With another series of measurements, using successively increased bearing pressure, no deterioration in the adhesion to the said supports was found with the substance according to the invention, even with a bearing pressure of 1000 p/cm2 and 100 rubbing movements.
On the other hand, the starting substance for the manufacture of the substance according to the invention, namely, vermiculite, having practically the same composition of the grain sizes, already after 16 rubbing movements on steel with a bearing pressure of 130 p/cm2 in each case and after 19 rubbing movements on glass, these being used as supports, is found to be rubbed off the latter, i.e. it has no sufficient adhesion.
Vermiculite, as basic substance, already with the 4th rubbing movement witha bearing pressure of 150 p/cm2, and with the first rubbing movement at 200 p/cm2, is completely rubbed off the support.
The difference in the adhesion strength is considerable. The new substance according to the invention shows a tight or firm adhesion with the selected support. This is likewise applicable when the bearing pressure isincreased by one power of ten.
On the contrary, the starting material for the production of the new substance in accordance with the invention does not have any adhesion strength with the same support, already after a few rubbing movements witha low bearing pressure.
It is surprising that the new substance according to the invention, as regards this parameter, shows entirely different properties from those of the starting material, which is vermiculite.
As confirmed by these comparative measurements, the new substance accordingto the invention is different from its starting material, vermiculite, as regards the essential parameters of the plastic properties, the rheological properties, the resistance to wear and the adhesion strength, using known methods or using any defined method.
This is applicable in like manner as regards hydro-mica, when used as starting material.
This discovery is based on the fact that the new substance according to theinvention has physical and chemical parameters which are different from those of the starting substance or material, from which it is possible to produce this new substance in accordance with the process as disclosed or in accordance with other processes.
One technical advantage is produced, for example, in respect of the use as a binder together with other active principles which, in such a mixture, have strong adhesion power with a large specific surface of about 12 m2 /g.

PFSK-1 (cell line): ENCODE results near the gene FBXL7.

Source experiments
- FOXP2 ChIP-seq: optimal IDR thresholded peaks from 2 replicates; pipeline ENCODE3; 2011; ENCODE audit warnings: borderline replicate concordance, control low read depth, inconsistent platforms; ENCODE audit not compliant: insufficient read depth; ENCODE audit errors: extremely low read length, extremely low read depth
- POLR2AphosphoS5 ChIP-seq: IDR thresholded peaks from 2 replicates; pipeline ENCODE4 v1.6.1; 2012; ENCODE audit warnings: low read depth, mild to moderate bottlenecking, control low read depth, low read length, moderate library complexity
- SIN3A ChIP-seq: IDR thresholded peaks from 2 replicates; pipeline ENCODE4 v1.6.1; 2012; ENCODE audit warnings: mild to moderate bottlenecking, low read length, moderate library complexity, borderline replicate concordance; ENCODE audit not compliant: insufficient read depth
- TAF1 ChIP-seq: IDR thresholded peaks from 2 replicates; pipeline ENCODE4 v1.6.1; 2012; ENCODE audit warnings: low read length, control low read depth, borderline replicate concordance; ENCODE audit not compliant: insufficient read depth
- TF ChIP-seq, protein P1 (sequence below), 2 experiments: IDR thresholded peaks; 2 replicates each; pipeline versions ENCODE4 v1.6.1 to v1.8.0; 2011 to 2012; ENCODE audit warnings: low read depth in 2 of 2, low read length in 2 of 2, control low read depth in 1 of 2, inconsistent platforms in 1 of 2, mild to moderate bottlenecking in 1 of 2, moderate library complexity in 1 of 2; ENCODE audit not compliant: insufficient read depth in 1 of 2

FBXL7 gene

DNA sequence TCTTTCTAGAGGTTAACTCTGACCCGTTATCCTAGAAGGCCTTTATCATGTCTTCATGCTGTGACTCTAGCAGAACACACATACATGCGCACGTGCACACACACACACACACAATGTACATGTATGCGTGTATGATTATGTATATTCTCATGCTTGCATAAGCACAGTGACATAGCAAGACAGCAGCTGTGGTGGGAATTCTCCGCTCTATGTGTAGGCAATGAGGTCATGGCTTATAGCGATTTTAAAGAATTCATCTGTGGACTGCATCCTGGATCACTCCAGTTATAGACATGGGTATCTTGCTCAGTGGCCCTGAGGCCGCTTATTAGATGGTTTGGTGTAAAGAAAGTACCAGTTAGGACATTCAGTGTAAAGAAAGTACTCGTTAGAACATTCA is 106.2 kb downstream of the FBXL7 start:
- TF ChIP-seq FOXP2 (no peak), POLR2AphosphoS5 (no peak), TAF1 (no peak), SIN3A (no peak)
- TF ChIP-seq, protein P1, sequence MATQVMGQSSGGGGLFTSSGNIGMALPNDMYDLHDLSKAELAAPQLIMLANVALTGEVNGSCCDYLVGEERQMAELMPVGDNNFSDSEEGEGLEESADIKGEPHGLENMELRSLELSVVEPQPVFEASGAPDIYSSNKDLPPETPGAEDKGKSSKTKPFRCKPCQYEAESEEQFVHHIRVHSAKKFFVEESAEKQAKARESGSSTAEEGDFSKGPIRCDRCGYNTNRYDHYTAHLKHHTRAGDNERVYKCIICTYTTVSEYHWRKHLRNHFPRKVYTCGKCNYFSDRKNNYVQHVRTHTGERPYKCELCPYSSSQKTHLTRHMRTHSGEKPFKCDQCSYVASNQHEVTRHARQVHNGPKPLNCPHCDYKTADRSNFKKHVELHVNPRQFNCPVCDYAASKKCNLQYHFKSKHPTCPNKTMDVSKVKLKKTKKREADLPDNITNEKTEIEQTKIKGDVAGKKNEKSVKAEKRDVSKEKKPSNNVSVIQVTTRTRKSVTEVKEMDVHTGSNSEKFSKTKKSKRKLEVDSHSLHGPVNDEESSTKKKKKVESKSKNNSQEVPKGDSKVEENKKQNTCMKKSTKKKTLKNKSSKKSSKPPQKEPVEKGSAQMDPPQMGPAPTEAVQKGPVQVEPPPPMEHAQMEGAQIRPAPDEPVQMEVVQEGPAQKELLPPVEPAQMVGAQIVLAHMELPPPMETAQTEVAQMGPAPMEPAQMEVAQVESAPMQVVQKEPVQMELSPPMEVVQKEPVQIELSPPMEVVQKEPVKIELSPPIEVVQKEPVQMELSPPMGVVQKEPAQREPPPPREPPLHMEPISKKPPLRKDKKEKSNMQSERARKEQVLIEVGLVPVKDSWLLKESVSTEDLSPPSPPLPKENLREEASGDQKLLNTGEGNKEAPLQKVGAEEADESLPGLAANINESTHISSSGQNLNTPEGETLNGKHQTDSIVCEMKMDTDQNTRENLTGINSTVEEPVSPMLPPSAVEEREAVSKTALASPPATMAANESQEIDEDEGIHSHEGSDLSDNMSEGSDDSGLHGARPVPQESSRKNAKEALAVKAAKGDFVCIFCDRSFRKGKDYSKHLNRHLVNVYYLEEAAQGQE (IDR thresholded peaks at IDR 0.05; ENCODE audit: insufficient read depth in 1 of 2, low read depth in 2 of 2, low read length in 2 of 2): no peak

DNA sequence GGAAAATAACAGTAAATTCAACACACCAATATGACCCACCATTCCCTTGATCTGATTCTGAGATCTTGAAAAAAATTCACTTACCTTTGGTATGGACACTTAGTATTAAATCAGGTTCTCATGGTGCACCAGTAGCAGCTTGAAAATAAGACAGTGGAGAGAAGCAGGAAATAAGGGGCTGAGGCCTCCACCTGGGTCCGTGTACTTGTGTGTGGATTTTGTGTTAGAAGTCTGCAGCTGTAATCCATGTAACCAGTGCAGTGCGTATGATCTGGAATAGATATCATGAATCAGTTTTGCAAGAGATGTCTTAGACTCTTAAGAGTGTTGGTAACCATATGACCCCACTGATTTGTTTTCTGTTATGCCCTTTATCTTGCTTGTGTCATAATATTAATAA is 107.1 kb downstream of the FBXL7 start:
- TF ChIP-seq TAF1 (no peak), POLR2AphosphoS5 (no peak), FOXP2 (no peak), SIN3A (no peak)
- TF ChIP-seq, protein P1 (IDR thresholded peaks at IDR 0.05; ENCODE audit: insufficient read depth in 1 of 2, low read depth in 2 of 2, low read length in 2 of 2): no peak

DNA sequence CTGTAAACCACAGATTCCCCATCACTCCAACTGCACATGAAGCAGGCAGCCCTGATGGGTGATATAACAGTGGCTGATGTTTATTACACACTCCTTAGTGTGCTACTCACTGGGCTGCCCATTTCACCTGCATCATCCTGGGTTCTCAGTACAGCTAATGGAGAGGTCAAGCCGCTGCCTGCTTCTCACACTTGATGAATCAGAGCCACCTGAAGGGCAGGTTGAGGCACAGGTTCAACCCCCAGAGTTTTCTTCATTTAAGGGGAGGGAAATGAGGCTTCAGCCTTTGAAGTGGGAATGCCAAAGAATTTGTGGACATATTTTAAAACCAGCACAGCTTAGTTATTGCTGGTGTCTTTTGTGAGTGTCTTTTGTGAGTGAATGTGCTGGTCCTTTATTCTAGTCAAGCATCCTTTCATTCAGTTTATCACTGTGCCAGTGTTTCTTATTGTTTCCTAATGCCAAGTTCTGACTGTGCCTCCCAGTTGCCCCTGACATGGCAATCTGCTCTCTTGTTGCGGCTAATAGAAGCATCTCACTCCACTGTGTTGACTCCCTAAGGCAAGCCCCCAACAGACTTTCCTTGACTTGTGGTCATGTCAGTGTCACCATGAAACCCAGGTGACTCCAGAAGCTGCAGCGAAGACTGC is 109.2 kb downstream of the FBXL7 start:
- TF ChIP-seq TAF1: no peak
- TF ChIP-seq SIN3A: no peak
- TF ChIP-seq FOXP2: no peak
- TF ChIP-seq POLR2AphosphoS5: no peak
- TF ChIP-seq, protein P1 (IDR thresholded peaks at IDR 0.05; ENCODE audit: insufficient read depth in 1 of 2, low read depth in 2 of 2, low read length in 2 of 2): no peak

The mineral substance according to the invention is thus preferred as a support material for various fields of application which are known in the art. Included in such fields is the application of plant protection agents.
Another field of application consists in the use as a fire-proofing compound.
The sintering point of the mineral substance according to the invention is in the region of 1260° C. and the melting point in the region of 1350° C.
Important applications also consist in the use of bodies and films of this incombustible mineral substance according to the invention. The said substance may with advantage also be used in expanded form. It is surprising that the mineral substance of the invention, for which a wide range of use exists in practice, has not so far been proposed.
This possibility has been produced for the first time, after the first proposal and disclosure of the mineral substance according to the invention.
Another form of use consists in the employment of the mineral substance according to the invention as a parting compound.
______________________________________DIAGRAM 1Plasticity measurements according toPfefferkorn and Bowmaker (20° C.)Bowmaker Pfefferkornscale scale Plasticity factor according to Pfefferkorn ##STR1## ##STR2## 1. Substance acc. to invention 2. ground vermi- ulite 3. Lean clay 4. Fat clay Water content (g. of H2 O/100 g. of dry substance)______________________________________
__________________________________________________________________________DIAGRAM 2 Rheological properties of the substance according to the invention in aqueous dispersion at 20° C. Concentration: 20 per cent by weight Control substance: ground vermiculite Method of measurement: Rotary viscosimeter - "Rheomat-15"/Contrave ##STR3## Substance according to the invention (20%) Vermiculite (20%) ##STR4##__________________________________________________________________________